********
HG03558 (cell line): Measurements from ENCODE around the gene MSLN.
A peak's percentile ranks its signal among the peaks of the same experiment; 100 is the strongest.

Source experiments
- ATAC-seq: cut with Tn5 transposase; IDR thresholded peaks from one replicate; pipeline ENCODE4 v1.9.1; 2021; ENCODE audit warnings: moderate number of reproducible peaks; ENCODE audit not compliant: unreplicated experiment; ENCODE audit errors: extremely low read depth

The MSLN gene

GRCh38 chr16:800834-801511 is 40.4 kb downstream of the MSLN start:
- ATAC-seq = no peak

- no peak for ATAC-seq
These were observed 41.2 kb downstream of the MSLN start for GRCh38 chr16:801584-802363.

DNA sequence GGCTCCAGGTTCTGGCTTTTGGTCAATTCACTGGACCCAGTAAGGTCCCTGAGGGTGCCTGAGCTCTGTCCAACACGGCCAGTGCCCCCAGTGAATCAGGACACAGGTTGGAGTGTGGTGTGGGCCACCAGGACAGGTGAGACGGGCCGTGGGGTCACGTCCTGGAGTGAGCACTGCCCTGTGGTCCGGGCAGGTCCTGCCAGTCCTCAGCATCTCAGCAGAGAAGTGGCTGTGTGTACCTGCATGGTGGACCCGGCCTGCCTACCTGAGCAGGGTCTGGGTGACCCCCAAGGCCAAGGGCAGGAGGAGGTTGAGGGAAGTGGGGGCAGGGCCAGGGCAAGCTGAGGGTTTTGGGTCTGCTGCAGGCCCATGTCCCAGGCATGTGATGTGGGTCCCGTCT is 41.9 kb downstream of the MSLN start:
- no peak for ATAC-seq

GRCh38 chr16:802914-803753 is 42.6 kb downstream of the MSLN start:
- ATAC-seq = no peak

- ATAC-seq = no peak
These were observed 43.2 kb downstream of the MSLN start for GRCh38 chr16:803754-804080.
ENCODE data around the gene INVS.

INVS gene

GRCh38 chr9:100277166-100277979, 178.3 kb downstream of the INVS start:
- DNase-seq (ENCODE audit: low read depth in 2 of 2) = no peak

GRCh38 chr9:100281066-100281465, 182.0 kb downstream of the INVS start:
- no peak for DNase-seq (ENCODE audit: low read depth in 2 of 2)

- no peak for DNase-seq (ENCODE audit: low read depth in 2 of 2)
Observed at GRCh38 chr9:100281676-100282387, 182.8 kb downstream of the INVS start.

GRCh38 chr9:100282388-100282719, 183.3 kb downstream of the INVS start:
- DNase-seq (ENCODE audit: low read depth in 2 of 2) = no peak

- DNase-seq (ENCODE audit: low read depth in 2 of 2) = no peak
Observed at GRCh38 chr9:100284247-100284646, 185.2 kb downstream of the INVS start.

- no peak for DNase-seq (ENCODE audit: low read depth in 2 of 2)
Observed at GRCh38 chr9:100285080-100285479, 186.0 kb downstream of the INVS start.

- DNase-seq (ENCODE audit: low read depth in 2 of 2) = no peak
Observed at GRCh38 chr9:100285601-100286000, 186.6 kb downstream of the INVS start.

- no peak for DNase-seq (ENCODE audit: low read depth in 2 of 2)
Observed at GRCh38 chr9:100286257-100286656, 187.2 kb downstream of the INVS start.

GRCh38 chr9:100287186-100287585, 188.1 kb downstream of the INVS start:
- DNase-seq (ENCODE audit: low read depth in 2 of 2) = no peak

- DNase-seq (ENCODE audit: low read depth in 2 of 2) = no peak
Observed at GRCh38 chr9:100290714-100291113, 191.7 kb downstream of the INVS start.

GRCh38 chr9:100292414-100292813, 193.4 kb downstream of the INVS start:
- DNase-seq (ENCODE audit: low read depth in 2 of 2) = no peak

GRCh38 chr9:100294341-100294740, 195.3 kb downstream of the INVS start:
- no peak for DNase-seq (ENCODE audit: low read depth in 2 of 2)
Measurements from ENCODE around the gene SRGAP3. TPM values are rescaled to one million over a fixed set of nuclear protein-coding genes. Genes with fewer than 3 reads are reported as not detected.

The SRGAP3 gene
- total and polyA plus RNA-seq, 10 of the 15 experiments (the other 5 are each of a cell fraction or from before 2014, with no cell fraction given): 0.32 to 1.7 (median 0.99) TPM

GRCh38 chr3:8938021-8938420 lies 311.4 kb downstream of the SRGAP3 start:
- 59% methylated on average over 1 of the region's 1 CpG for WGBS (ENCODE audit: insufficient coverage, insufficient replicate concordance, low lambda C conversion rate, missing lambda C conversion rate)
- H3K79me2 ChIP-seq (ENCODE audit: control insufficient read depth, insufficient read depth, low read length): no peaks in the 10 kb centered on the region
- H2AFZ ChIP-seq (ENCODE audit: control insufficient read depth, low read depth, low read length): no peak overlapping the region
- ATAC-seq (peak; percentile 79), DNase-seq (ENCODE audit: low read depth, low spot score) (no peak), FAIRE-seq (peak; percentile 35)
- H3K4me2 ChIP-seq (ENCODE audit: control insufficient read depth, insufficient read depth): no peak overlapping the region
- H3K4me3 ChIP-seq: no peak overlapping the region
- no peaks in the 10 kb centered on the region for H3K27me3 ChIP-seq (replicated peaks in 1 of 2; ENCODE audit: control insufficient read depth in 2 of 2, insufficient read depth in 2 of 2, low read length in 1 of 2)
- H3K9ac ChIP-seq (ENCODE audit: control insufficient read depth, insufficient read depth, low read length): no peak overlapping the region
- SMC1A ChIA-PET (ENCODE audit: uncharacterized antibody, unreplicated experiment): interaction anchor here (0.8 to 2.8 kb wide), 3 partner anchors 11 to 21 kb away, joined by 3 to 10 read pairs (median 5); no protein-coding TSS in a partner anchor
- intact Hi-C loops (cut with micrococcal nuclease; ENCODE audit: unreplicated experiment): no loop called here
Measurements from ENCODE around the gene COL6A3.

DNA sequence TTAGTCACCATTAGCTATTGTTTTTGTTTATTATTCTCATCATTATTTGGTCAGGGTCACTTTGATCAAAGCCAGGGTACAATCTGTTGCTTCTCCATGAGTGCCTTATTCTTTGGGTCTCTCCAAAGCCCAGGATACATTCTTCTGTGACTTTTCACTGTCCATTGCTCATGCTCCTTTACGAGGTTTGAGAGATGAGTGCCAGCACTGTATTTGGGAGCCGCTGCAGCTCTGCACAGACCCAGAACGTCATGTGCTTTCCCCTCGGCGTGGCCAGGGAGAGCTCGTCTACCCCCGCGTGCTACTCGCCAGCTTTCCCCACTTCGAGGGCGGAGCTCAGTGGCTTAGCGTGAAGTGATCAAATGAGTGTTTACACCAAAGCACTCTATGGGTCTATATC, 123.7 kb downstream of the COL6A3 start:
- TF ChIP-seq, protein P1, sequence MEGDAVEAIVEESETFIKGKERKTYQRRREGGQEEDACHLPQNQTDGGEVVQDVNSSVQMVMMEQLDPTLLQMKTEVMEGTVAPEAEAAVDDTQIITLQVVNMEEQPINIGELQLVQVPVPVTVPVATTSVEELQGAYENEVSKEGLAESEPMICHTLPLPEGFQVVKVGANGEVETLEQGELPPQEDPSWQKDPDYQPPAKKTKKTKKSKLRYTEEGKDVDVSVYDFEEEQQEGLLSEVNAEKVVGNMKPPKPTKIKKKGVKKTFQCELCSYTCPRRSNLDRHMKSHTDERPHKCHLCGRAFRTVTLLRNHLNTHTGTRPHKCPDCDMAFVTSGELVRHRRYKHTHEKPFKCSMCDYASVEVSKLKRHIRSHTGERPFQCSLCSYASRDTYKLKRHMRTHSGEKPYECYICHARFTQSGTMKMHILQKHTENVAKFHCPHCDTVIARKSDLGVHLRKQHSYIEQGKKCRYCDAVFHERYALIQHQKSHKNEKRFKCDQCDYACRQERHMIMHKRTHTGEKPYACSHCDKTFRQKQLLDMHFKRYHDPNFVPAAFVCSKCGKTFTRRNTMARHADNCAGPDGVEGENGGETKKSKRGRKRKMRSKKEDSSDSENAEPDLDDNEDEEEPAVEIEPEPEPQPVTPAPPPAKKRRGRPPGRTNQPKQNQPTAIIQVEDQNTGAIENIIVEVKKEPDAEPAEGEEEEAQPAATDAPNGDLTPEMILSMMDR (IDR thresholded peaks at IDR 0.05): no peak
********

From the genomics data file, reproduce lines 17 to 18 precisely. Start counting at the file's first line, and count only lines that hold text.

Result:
INVS gene

GRCh38 chr9:100277166-100277979, 178.3 kb downstream of the INVS start: